Q #95: I have become more and more confused about life and how to function. Although I have gone through periods like this before, this one has lasted a long time and is quite unsettling. It goes along with knowing that no fantasy or things I hoped for in the world will work to bring happiness. I don't know what I want anymore and have found it hard to know how to be in relationships, my job, making decisions, practicing A Course in Miracles, etc. There is fear involved in this state. I know this is part of the process and perhaps part of letting go of images of myself and what I think is true and an ego ploy to keep me in conflict. Could you please comment on working through this unsettled state and still trying to be normal in the world? Thank you.
A. Yes, more often than not, the state you describe is a normal part of the process of undoing our mistaken beliefs about ourselves and the world, and in that sense it is positive. In a way, it is not unlike the pain and disorientation of going through withdrawal from an addiction. We have indeed been addicted to our special identities as individuals, and so we can expect considerable discomfort when we make progress in "dislodging [y]our mind from its fixed position here, as Jesus says. But he assures us that "this will not leave you homeless and without a frame of reference. The period of disorientation, which precedes the actual transition, is far shorter than the time it took to fix your mind so firmly on illusions" (T.16.VI.8:3,4,5). This takes a lot of faith and trust. In the manual for teachers, as you probably know, Jesus talks about the stages in the development of trust, describing the fifth stage in particular as a "period of unsettling" (M.4.I.A), which may go on for a while.
What can be helpful when going through this is to shift the frame of reference for your day-to-day living. Instead of the usual way of thinking about what you want in life and what the world has to offer you, you can approach the circumstances of your daily life as a classroom in which you are going to learn more about undoing what separates you from love. You then can become motivated by a desire to see shared interests instead of separate, competing interests, for example. In other words, what you want is what would shift, （what you want is what you are going to shift）as Lesson 129 tells us, "Beyond this world there is a world I want" (W.pI.129). You can become a happy learner (T.14.II) eager to learn more about forgiveness and what you are doing and thinking that keeps you feeling separate from the people in your life, because you know that all of that is just a cover for the love that unites you with Jesus and with everyone in your life. Each day then can be seen as an opportunity to recognize more of the ways in which you keep love hidden: you must become aware of what you are choosing before you can choose against it. The focus of your day, in other words, would be the learning that takes place in your mind, and your joy would come more from your experiencing yourself and everyone else as sharing a common journey, rather than from an ego focus and the ego’s version of joy, which is always getting our needs met at someone else’s expense.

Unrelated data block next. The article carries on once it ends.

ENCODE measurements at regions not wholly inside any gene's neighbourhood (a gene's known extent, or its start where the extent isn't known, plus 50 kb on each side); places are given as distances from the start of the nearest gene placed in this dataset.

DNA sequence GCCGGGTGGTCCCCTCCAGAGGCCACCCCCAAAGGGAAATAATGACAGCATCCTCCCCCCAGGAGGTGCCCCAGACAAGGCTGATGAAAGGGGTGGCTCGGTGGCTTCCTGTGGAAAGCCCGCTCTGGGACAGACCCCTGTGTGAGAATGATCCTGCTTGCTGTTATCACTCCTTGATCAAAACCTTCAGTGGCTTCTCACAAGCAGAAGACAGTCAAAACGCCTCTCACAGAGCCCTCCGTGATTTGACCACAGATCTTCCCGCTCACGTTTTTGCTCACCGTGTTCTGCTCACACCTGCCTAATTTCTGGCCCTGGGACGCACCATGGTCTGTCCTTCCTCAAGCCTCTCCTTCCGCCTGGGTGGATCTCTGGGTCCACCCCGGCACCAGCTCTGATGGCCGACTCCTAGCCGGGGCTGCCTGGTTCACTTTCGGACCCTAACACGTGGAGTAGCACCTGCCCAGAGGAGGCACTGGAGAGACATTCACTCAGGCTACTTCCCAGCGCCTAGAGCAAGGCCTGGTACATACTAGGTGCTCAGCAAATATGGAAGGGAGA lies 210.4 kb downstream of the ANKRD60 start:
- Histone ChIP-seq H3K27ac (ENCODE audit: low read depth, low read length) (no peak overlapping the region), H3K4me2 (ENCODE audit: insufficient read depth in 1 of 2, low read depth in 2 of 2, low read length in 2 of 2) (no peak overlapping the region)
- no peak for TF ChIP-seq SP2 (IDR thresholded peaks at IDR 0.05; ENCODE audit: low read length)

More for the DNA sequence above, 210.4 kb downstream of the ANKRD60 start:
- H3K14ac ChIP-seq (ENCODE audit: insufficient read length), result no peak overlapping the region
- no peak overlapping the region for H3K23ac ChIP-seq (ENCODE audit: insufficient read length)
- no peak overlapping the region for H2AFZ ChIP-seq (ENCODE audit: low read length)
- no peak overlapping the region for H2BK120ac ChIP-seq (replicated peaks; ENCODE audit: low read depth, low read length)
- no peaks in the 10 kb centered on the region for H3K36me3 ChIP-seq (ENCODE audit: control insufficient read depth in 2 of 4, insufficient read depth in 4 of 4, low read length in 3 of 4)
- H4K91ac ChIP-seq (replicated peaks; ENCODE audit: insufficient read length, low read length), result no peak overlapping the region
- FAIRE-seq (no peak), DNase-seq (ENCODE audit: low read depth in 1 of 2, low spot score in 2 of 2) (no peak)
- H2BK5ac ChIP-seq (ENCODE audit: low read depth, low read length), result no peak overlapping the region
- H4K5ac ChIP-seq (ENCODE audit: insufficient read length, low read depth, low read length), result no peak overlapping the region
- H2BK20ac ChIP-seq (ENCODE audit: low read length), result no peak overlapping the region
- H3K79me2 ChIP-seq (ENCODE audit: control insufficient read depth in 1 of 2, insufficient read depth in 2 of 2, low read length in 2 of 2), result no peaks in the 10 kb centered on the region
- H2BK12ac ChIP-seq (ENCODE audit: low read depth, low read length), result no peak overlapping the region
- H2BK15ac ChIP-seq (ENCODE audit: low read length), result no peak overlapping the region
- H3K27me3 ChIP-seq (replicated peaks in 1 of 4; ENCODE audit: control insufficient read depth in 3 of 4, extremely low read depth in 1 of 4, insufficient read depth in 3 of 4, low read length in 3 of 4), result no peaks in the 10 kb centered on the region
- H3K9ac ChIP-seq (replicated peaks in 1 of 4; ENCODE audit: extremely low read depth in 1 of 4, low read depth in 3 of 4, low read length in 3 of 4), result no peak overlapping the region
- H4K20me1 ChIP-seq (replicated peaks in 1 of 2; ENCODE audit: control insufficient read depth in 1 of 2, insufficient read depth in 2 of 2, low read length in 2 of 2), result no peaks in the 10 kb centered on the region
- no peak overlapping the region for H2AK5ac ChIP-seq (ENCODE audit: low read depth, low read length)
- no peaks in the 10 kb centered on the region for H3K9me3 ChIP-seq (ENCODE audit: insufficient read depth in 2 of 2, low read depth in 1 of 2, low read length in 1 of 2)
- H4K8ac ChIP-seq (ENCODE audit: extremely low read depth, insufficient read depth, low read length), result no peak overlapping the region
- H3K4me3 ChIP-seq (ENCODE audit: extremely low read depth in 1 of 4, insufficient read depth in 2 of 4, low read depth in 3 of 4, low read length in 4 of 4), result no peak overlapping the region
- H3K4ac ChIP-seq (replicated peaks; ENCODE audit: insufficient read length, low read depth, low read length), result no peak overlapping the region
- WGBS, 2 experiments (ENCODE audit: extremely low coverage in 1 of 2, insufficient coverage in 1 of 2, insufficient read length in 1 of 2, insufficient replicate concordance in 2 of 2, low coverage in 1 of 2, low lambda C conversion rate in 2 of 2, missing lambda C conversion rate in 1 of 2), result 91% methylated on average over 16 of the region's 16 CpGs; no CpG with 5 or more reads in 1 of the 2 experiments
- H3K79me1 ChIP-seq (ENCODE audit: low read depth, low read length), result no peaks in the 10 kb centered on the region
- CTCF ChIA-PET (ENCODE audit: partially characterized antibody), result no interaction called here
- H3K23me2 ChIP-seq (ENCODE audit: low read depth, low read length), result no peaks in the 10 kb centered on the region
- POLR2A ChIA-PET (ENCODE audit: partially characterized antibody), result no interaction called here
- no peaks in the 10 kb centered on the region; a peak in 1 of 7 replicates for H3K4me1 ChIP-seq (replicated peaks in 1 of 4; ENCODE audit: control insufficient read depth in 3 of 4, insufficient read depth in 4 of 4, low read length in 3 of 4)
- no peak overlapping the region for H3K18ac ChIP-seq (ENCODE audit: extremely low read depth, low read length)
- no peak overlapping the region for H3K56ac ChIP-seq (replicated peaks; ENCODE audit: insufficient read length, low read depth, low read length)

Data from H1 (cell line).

This can be done while at the same time focusing on your job and whatever other responsibilities you have in your life. It is like a split consciousness: part of you carries out your responsibilities with care and conscientiousness, and part of you views all of these interactions as a classroom, in which Jesus or the Holy Spirit teaches you how to undo the separation that you have made real and continue to make real. Rather than being discouraged and listless, therefore, you can use this time as an opportunity to shift the whole focus of your life in a way that you have not yet done. All of your practice with the Course has led you to this point, where a new level of functioning and relating is opening up.
Many times, this shift of focus can actually make functioning on an everyday level easier, because you no longer are thinking along the line of "what’s in it for me?" which inevitably results in a great deal of tension and conflict. There is tremendous fear of making this shift, as you say, because the only self you recognize and identify with is fading in importance, and the self that is replacing it is not yet fully apparent to you. Trust in the process is extremely important at this stage, as is gentleness, and giving yourself permission to set the whole thing aside for a while if that would give you a sense of relief. At the very least, you can be assured that you are not going through this alone. At least intellectually you know that within your mind is the reflection of Heaven’s Love, supporting you each step along the way.
Finally, it should not be overlooked that sometimes psychotherapy or some other form of professional intervention can be helpful in getting through a difficult period. It is never wrong, as we go along in our process, to avail ourselves of the help of a kind and compassionate therapist, and in many cases it can speed things along. It might also serve the purpose of helping us avoid the mistake of skipping steps in our process.